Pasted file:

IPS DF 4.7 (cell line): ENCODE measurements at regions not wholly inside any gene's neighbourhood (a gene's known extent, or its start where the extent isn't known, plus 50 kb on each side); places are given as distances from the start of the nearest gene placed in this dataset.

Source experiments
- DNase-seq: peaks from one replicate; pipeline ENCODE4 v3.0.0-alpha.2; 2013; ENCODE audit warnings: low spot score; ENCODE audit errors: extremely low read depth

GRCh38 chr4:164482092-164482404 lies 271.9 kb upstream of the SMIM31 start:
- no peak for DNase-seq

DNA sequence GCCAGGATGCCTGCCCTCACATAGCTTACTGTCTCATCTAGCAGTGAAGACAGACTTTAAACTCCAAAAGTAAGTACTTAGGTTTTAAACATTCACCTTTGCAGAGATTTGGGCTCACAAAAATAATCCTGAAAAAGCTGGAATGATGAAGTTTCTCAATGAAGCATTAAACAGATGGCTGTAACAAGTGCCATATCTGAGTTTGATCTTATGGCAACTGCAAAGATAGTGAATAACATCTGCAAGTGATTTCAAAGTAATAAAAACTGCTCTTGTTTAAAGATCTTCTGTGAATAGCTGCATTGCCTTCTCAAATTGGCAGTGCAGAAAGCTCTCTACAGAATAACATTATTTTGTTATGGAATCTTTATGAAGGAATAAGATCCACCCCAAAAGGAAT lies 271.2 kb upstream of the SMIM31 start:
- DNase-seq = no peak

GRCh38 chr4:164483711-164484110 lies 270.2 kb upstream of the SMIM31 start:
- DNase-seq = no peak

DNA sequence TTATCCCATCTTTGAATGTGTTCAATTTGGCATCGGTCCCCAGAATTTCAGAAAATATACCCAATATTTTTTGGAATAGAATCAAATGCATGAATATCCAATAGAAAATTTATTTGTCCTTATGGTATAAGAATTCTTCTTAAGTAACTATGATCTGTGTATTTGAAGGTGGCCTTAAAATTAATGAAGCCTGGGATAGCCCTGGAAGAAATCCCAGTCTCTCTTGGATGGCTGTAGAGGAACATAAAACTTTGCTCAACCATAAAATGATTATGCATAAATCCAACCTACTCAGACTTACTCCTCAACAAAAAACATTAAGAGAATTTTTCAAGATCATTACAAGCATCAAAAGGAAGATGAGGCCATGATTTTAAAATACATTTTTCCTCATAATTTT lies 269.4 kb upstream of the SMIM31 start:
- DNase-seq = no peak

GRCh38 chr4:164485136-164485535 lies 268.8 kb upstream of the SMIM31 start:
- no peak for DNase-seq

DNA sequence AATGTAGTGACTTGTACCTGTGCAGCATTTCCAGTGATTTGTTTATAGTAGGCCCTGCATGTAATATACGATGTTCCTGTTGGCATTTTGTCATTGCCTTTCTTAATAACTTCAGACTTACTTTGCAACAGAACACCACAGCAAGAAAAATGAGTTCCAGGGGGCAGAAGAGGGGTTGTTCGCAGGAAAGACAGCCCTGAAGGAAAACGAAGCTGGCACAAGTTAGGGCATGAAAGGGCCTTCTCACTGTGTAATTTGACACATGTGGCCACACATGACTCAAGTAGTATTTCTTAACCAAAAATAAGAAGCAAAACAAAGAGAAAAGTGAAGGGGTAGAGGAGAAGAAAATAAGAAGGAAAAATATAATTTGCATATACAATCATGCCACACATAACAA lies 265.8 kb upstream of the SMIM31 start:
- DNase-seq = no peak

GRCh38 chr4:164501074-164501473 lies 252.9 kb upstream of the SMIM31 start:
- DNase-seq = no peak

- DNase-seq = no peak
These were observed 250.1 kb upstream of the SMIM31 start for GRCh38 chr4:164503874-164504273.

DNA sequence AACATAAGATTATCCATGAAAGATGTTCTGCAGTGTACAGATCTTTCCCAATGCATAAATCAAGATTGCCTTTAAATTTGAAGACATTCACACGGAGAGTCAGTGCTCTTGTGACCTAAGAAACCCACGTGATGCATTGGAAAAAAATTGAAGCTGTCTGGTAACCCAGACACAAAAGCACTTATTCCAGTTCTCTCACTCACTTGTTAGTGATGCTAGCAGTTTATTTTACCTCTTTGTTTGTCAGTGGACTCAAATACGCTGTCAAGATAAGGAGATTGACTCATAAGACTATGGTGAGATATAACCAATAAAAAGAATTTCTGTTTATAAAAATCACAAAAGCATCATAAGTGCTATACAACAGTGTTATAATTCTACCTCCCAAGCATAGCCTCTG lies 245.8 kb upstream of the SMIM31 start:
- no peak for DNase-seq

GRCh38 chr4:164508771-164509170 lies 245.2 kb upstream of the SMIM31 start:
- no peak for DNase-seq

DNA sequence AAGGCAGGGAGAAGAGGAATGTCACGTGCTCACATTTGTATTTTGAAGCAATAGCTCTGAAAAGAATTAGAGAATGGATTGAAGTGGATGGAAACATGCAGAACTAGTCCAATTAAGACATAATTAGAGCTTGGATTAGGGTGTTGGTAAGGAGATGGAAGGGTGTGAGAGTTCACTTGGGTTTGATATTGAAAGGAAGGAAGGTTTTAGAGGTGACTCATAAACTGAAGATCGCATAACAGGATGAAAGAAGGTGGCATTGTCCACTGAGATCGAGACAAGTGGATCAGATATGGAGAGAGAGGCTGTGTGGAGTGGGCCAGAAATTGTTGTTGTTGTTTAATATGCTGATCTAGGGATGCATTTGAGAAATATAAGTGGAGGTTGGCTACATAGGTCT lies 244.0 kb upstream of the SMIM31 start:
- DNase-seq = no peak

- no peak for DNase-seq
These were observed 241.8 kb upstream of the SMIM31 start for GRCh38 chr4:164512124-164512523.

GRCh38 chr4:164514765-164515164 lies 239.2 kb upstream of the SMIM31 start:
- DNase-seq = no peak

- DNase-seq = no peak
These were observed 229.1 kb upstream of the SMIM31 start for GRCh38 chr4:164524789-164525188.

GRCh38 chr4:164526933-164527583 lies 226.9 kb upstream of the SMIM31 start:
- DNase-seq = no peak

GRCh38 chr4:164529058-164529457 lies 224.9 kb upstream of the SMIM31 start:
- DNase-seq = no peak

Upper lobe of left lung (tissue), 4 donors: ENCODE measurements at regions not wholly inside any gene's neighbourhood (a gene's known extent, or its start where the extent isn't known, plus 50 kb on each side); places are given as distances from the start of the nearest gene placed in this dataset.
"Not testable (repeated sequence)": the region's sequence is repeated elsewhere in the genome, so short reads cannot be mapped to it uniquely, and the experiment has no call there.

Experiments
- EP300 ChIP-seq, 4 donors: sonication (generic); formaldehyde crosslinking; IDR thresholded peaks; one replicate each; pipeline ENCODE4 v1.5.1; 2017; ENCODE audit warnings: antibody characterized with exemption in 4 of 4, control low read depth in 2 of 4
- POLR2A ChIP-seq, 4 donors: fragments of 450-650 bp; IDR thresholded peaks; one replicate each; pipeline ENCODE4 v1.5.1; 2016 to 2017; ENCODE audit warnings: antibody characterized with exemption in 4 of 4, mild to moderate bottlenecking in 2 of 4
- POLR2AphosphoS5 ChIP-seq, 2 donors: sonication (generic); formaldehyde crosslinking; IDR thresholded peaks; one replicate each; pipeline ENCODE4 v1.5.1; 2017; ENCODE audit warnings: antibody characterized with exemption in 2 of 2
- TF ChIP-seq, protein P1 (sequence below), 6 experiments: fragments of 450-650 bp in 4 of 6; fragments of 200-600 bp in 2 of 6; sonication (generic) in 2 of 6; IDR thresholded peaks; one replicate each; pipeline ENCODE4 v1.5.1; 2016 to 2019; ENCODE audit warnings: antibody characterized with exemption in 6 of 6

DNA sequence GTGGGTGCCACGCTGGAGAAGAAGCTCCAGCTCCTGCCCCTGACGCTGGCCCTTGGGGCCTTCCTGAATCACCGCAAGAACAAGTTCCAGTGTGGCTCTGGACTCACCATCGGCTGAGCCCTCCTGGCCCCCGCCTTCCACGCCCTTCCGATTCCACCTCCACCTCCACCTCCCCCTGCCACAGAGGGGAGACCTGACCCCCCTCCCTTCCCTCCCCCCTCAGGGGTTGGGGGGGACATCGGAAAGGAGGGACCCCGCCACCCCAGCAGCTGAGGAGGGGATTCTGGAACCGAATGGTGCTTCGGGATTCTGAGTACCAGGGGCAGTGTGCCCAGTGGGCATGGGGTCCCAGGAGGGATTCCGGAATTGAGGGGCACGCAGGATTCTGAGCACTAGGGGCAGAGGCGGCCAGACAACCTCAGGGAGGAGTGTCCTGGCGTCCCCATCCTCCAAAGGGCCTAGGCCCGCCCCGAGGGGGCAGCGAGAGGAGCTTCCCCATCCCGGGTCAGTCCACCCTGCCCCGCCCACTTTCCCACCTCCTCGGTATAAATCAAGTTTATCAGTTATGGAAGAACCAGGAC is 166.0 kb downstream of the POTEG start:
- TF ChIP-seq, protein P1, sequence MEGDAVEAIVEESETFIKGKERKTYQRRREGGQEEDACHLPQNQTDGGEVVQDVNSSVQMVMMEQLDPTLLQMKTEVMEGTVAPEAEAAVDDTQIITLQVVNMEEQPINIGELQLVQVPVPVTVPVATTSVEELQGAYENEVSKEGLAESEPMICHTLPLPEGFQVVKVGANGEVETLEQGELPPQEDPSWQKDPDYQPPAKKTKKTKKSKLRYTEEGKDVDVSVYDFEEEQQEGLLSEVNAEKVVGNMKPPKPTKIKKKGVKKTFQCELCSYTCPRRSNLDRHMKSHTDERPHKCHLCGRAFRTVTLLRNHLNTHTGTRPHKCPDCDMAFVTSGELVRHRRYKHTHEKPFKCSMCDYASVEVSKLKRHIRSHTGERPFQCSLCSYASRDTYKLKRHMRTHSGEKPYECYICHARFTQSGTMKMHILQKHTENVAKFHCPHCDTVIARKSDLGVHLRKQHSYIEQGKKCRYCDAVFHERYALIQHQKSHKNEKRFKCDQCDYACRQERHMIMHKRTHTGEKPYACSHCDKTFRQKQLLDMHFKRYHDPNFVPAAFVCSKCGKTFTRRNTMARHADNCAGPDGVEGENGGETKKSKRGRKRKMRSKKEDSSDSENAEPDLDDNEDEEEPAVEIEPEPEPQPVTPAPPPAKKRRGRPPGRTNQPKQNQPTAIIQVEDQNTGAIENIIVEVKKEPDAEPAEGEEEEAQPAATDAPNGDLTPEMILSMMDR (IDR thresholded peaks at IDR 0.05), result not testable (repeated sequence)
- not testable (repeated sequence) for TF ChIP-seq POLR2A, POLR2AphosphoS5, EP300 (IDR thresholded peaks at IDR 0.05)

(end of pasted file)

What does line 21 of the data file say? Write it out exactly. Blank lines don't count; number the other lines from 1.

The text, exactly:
- no peak for DNase-seq